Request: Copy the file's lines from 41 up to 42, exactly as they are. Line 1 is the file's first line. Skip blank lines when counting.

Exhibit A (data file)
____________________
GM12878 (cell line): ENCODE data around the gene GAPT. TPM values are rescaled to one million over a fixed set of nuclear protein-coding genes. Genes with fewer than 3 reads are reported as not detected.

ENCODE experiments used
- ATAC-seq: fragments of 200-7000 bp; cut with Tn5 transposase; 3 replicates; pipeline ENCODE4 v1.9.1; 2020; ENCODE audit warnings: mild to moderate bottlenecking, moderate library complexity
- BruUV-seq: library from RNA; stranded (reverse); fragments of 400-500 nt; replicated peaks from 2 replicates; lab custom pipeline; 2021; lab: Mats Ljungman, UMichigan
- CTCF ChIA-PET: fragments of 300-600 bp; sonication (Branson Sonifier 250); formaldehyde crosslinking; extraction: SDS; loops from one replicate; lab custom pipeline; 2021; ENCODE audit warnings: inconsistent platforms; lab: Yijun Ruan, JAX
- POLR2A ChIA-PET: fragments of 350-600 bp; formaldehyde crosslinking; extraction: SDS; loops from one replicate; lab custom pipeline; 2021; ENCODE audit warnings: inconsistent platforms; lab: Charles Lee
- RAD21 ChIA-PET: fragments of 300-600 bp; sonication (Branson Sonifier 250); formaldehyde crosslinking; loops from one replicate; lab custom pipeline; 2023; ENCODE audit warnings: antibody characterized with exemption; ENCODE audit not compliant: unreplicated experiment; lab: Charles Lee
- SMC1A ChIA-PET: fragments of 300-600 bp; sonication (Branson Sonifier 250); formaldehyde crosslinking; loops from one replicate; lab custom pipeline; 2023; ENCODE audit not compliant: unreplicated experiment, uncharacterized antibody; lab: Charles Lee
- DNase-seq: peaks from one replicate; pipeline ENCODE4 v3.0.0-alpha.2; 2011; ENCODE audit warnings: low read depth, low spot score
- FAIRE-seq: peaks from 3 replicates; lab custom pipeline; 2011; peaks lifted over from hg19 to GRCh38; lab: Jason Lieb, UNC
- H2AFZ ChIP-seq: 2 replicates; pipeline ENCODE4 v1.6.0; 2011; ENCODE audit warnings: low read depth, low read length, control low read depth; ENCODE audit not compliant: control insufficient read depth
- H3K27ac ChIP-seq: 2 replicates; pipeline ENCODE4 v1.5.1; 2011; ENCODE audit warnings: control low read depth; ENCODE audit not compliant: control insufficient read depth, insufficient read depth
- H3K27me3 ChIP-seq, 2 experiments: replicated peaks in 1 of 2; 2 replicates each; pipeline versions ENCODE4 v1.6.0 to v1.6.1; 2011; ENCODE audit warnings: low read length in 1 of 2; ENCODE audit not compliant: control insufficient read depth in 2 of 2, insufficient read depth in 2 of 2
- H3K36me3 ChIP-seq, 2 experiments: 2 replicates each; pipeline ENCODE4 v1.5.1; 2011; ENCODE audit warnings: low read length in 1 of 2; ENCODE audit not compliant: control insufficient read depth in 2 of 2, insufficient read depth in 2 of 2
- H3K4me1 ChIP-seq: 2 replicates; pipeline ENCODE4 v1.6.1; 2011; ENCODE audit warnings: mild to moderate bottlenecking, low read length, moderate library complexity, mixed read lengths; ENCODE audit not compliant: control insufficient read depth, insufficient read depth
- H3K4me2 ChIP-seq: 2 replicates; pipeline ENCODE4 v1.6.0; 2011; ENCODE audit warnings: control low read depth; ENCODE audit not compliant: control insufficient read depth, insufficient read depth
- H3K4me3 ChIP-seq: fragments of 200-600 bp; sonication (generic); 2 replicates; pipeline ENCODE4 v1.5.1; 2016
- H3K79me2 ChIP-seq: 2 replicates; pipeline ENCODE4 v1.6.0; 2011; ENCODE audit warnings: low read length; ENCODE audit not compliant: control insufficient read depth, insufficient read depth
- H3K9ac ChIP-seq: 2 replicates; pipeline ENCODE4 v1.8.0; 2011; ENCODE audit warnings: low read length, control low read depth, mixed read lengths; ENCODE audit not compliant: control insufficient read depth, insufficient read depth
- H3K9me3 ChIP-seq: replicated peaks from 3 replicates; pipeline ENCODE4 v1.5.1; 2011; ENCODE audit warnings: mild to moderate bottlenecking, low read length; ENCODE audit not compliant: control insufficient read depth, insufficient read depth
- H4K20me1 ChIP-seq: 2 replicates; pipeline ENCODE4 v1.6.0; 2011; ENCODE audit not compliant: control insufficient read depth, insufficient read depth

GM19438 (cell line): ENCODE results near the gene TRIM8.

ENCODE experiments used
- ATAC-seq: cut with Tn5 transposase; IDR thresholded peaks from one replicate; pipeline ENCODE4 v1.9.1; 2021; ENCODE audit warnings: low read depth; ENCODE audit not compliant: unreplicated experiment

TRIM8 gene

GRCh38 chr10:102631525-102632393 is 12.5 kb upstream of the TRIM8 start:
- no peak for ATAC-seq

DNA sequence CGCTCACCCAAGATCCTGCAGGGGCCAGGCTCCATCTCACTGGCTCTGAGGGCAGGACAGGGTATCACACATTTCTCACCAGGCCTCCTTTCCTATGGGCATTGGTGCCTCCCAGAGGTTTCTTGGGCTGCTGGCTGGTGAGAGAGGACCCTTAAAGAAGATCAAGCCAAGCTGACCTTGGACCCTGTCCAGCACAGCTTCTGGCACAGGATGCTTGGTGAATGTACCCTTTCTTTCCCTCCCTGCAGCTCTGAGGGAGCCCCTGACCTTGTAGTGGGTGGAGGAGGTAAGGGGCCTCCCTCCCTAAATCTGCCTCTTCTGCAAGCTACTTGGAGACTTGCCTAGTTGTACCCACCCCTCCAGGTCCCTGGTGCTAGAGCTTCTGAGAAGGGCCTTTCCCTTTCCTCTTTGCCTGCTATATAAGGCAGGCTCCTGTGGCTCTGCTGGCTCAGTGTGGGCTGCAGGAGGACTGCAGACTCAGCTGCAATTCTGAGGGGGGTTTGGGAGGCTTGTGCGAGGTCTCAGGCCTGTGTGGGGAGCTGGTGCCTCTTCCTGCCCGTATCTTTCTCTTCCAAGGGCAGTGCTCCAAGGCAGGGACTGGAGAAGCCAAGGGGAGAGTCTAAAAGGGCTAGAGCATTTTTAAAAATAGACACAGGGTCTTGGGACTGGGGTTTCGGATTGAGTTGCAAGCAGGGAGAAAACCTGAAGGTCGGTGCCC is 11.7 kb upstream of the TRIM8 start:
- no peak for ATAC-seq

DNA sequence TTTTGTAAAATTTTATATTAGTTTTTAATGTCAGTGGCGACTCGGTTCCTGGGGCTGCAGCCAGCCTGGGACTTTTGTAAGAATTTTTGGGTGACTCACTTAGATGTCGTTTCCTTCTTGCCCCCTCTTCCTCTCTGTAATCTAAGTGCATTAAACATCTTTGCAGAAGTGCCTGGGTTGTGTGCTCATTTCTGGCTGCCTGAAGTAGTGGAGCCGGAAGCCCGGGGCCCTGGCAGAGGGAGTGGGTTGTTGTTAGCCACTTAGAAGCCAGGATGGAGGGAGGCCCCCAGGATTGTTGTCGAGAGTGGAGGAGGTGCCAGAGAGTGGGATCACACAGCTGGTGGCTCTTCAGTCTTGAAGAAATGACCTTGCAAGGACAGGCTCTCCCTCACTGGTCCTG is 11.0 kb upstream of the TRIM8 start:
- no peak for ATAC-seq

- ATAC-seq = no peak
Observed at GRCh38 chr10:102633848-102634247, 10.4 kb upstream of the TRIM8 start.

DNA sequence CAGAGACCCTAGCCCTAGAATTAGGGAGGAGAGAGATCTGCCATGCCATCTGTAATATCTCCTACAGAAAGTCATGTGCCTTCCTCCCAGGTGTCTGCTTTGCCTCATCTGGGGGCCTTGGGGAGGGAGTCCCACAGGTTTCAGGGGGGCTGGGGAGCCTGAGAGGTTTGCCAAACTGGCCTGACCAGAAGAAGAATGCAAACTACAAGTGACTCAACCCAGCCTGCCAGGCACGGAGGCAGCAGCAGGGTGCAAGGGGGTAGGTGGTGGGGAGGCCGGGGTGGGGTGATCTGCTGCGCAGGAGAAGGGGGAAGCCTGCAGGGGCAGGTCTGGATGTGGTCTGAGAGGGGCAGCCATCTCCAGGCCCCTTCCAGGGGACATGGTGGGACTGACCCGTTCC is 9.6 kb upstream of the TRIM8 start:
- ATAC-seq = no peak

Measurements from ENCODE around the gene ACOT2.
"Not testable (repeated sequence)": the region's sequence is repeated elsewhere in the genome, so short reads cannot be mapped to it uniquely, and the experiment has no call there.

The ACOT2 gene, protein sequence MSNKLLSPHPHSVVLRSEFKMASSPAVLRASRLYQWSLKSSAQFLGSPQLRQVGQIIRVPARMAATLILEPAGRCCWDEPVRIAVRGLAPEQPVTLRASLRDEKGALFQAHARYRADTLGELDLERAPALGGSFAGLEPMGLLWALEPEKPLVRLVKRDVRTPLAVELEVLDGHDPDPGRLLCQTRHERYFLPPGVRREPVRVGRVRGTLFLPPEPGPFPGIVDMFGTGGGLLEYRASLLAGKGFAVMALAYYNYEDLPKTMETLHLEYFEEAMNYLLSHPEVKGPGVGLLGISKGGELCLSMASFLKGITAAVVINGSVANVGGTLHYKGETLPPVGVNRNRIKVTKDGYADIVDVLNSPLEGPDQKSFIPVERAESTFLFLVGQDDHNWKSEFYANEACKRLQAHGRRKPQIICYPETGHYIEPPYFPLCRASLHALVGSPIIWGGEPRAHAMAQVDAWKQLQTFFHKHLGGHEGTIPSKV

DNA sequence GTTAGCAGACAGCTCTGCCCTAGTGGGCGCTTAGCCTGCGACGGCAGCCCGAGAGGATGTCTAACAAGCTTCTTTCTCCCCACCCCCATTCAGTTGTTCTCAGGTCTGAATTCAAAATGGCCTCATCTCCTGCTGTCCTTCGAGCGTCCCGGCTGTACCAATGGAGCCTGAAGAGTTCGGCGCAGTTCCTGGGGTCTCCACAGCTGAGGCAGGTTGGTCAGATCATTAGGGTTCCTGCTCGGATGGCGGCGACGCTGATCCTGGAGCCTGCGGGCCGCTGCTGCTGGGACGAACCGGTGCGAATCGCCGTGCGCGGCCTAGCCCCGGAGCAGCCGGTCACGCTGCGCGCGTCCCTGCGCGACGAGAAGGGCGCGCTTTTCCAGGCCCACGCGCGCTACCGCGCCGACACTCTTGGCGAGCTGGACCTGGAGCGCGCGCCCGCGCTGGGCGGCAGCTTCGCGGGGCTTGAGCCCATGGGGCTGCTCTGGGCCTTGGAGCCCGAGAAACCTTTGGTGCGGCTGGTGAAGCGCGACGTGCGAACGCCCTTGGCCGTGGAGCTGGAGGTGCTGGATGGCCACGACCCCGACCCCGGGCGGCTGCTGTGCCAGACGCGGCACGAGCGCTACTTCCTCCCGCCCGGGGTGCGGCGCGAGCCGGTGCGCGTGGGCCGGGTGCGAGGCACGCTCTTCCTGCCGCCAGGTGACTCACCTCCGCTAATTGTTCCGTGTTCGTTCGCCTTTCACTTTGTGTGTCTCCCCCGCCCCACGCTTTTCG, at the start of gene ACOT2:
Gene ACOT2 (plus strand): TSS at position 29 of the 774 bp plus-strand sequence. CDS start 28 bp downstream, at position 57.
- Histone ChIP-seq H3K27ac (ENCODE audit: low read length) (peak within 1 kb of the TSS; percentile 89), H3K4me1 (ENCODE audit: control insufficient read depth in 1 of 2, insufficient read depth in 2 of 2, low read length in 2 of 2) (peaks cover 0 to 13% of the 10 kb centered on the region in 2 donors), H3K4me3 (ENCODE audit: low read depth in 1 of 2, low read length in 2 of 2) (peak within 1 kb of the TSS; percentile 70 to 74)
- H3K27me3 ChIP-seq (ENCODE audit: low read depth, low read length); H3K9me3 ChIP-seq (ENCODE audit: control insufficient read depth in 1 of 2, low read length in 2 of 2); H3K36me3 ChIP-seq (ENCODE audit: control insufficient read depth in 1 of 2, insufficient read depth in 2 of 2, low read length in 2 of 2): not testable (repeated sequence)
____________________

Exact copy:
- Histone ChIP-seq H3K27ac (ENCODE audit: low read length) (peak within 1 kb of the TSS; percentile 89), H3K4me1 (ENCODE audit: control insufficient read depth in 1 of 2, insufficient read depth in 2 of 2, low read length in 2 of 2) (peaks cover 0 to 13% of the 10 kb centered on the region in 2 donors), H3K4me3 (ENCODE audit: low read depth in 1 of 2, low read length in 2 of 2) (peak within 1 kb of the TSS; percentile 70 to 74)
- H3K27me3 ChIP-seq (ENCODE audit: low read depth, low read length); H3K9me3 ChIP-seq (ENCODE audit: control insufficient read depth in 1 of 2, low read length in 2 of 2); H3K36me3 ChIP-seq (ENCODE audit: control insufficient read depth in 1 of 2, insufficient read depth in 2 of 2, low read length in 2 of 2): not testable (repeated sequence)